IN THE MOUNTAINS OF FIRE
Dolores J. Nurss
Volume VI: The Rift
General Layne Estelle Aliso
General Layne Estelle Aliso
Sunday, February 21, 2709, continued
She doesn’t yet turn, but I know that cascade of platinum blonde curls from the back. At the sound of my steps she says, “Corporal, is that you?” I don’t answer. “One of the gunners forgot to restock on small-bore ammunition, and I thought I’d bring him some. We still have some left in here, you know.” I say nothing, moving closer.
After my silence plainly shows me no soldier of hers, she says, almost playfully, “Whoever you are, you must not be armed, or you would have shot me by now.” She closes the refrigerator and turns around, flashing me a sudden smile full of perfect teeth. “Why, if it isn’t a little rebel waif!” She chuckles like one who gossips about an inferior’s airs. “And such ungodly tangles! I suppose you have nothing better to feel proud of than the length of your hair–but in this season, I ask you?” She fluffs her own shoulder-length curls. “And obviously you have no idea how to take care of such long locks, even if they came into fashion tomorrow. My poor dear, have you never heard of scissors?”
And suddenly she looks and sounds exactly, precisely like my Friendclan sister, Zanne–every mannerism, the turn of a hand, the twinkle of a bright, blue eye. But Zanne at least has honest vices. This woman has no right to her cruel innocence, untouched by her crimes as though everyone she has ever killed meant no more to her than pincushions, as though her own people receive from her the impersonal cosseting of dolls.
Speaking of pincushions...
She chuckles again. “Paralyzed with fear, darling? Not a word to say? And well you should be.” She swaggers towards me, sashaying between the stacks of boxes as I keep the sewing-basket in the corner of my eye. Men don’t know this, but women have one sashay for them, and another, slightly different one, just the tiniest bit exaggerated, with which to taunt their sisters: a bodily way of saying, “You couldn’t possibly ever be half the woman I am.” I can feel her defy me, by her smile, to lay claim to any more humanity than a pie-safe which she plans to plunder at her pleasure. In fact she licks crumbs off her fingers with rude relish even as I watch; no need for manners in the presence of someone so much lesser than herself.
I crouch into a fighting stance. At that her eyes widen and she nods, but her smile doesn’t drop. “You’re not serious, are you?” she giggles. I reply nothing. “Look at yourself, darling–you’re skin and bones. You honestly don’t think you stand a chance against a well-trained lady like myself, do you? An officer?”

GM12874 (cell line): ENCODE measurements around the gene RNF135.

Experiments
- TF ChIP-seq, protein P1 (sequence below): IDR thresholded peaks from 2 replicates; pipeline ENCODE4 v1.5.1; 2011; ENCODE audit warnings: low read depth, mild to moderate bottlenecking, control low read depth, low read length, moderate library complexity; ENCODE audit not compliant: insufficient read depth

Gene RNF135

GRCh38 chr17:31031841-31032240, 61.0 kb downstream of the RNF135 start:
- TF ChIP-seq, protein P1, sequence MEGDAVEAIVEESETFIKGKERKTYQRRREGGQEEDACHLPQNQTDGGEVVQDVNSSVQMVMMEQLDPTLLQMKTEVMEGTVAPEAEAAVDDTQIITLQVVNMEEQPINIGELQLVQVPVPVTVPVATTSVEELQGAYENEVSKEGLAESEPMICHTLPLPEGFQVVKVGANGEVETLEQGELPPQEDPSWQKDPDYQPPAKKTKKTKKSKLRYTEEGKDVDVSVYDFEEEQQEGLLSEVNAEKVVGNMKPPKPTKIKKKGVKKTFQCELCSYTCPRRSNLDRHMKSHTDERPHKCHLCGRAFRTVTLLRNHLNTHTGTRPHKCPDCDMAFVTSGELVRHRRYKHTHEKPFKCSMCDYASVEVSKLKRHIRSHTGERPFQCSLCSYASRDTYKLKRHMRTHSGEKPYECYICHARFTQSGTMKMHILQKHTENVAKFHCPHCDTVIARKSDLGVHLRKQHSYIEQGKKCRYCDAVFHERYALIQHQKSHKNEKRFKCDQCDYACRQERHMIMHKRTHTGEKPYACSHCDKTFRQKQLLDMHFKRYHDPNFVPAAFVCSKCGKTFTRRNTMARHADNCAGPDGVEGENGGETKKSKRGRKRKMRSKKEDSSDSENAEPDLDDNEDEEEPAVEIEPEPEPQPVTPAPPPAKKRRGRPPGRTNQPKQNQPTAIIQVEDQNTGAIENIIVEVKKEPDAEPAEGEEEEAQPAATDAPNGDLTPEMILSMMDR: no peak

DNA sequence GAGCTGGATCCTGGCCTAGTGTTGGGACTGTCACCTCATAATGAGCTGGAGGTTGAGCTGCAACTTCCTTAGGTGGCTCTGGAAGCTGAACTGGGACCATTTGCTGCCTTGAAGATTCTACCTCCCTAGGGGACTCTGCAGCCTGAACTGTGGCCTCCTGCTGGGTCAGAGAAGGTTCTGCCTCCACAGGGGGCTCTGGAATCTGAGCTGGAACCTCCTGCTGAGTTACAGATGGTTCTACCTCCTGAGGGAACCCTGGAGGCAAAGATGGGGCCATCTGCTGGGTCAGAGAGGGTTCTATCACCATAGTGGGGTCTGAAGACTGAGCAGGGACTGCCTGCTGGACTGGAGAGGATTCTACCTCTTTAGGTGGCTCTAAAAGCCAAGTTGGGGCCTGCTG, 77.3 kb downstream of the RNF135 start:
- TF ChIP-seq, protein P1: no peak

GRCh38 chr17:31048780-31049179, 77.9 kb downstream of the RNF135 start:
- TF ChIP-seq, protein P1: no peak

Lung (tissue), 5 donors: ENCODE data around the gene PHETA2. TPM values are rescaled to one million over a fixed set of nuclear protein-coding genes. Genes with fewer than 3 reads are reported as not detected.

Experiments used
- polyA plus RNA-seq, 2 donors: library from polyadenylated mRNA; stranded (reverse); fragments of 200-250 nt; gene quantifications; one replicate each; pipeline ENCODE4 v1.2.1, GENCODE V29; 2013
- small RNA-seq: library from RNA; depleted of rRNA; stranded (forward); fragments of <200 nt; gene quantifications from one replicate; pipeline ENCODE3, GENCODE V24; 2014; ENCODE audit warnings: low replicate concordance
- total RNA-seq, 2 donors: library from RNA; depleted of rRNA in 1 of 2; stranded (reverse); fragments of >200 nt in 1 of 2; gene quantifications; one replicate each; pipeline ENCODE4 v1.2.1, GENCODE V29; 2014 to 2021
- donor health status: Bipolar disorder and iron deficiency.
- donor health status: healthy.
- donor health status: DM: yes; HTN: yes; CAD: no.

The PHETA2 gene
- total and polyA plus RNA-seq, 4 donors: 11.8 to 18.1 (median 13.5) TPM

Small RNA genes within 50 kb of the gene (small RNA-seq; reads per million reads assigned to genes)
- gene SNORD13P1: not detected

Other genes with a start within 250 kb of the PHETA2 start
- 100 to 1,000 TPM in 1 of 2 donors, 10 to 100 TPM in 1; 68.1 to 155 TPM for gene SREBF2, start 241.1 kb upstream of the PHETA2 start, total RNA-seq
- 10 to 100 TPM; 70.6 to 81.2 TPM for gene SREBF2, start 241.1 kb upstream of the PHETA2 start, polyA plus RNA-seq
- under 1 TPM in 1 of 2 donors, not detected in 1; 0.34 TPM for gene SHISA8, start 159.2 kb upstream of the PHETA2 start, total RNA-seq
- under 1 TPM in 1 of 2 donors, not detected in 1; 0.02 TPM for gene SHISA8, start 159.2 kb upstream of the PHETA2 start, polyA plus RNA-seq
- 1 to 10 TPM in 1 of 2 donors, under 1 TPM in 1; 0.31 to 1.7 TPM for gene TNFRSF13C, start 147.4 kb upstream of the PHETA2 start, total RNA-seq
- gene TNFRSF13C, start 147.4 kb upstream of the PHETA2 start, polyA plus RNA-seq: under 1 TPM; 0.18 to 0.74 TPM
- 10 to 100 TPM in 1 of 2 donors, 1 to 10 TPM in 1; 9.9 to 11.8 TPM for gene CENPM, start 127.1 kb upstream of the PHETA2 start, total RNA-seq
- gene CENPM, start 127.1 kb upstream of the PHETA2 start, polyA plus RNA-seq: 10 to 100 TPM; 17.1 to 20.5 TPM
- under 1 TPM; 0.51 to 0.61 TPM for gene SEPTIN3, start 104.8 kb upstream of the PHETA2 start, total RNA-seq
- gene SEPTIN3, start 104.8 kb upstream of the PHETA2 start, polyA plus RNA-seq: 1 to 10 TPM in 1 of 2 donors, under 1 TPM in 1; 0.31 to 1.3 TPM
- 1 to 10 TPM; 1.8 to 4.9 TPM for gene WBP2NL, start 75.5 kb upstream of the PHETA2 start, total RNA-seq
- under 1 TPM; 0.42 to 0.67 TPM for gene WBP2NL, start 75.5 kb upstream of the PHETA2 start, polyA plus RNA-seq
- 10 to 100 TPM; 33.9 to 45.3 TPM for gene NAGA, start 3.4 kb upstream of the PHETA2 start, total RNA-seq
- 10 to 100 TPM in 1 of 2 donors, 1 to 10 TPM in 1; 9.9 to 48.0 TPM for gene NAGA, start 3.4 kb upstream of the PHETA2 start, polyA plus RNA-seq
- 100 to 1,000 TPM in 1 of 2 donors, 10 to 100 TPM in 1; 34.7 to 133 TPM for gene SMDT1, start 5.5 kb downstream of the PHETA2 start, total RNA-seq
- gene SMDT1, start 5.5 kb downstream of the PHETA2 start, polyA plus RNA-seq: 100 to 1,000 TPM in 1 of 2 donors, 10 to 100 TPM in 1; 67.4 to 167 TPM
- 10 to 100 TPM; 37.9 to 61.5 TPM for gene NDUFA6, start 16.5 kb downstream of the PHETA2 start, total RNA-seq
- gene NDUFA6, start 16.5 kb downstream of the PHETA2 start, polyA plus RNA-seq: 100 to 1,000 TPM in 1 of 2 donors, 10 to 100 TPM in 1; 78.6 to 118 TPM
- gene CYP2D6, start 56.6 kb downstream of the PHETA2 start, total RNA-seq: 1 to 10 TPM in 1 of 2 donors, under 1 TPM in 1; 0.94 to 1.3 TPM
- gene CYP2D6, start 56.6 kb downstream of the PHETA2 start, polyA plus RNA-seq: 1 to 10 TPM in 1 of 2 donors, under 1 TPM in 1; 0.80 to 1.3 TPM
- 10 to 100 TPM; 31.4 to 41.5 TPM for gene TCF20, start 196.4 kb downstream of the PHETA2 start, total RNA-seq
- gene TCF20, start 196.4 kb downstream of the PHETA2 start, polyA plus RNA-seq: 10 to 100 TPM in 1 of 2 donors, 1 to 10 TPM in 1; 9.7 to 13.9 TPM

In silence I grab the shears from the sewing-basket. At that she bursts into peals of outright laughter. “That? You think you can make a weapon out of that?” I hardly believe it myself, the way she says it.
She comes in range and tries to slap the thing out of my hand. I push back, then we crash about the boxes and bags, and all the while she howls with mirth in weird counterpoint to the screams and shouts outside. And she’s good! Every time I knock her off balance she twists right back, growls now mingling with her giggles, her eyes sparkling and her grin outrageously delighted, not just to find an opponent worthy of her training, but a fellow female one.
But I grimace more than grin back at her. I feel the fire in my veins guttering, and she won’t give me a chance to reach the leaves in my pocket. I try to dislocate the arm gripping me, yet she not only twists away but karate-chops me hard enough to crack a rib—she would’ve smashed a kidney if I hadn’t dropped in time, flipping her over me. Panting, I climb to my feet, clutching my side, and then I do reach the greenfire and she shrieks with laughter at the sight.
“Do I wear you down, m’love?” She rushes me but this time she stumbles and I catch her. She still chuckles as she struggles against me, but clumsily this time, her bright eyes not in focus. Did I knock her on the head? I don’t remember! But no, she comes right back at me as if nothing has changed. Yet she seems weaker, now, less coordinated.
Scissors—where’d I drop the scissors? There! I dive for them and she stomps my hand, but not hard enough to break anything. I grab her foot and throw her to the ground, but she bounces right back up and tries to punch me in the gut but I swerve away in time, and now I’ve got her, I’ve got her for sure! I slam her against the freezer and try the scissors against her neck, but still she laughs at me, so hard that she can barely resist the dull blades which Deni Abojan surely must have set aside to get sharpened someday; they slide uselessly against her throat while I struggle with her squirming to keep her pinned down, her hilarity more and more hysterical by the minute, not even resisting me anymore, but then I twist the scissors just right, catching a flap of flesh, and her mirth drops off like a blindfold.
Now she struggles in panic, but too late, I have them right and it takes seconds for the throat to bleed to death. She sinks to the floor in a pool of her own blood. In death she looks more like Zanne than ever, with all foreign personality drained from her face. And there I stand over her dead body.
Why’d she stop fighting? She could have done better than that—she did do better than that mere minutes before. Why the bloody ever-loving hell didn’t she fight?
And why didn’t I just stab her with the scissors? Why did I have to do this in such an ungodly grisly way as to...that...to...what’s wrong with me? I can’t think I can’t can’t can’t think...think...heaven above but I need rest! But the blood slowly spreads across the stone slab floor and I don’t dare lay down there, never mind what’s already on me, I just...nothing makes sense anymore.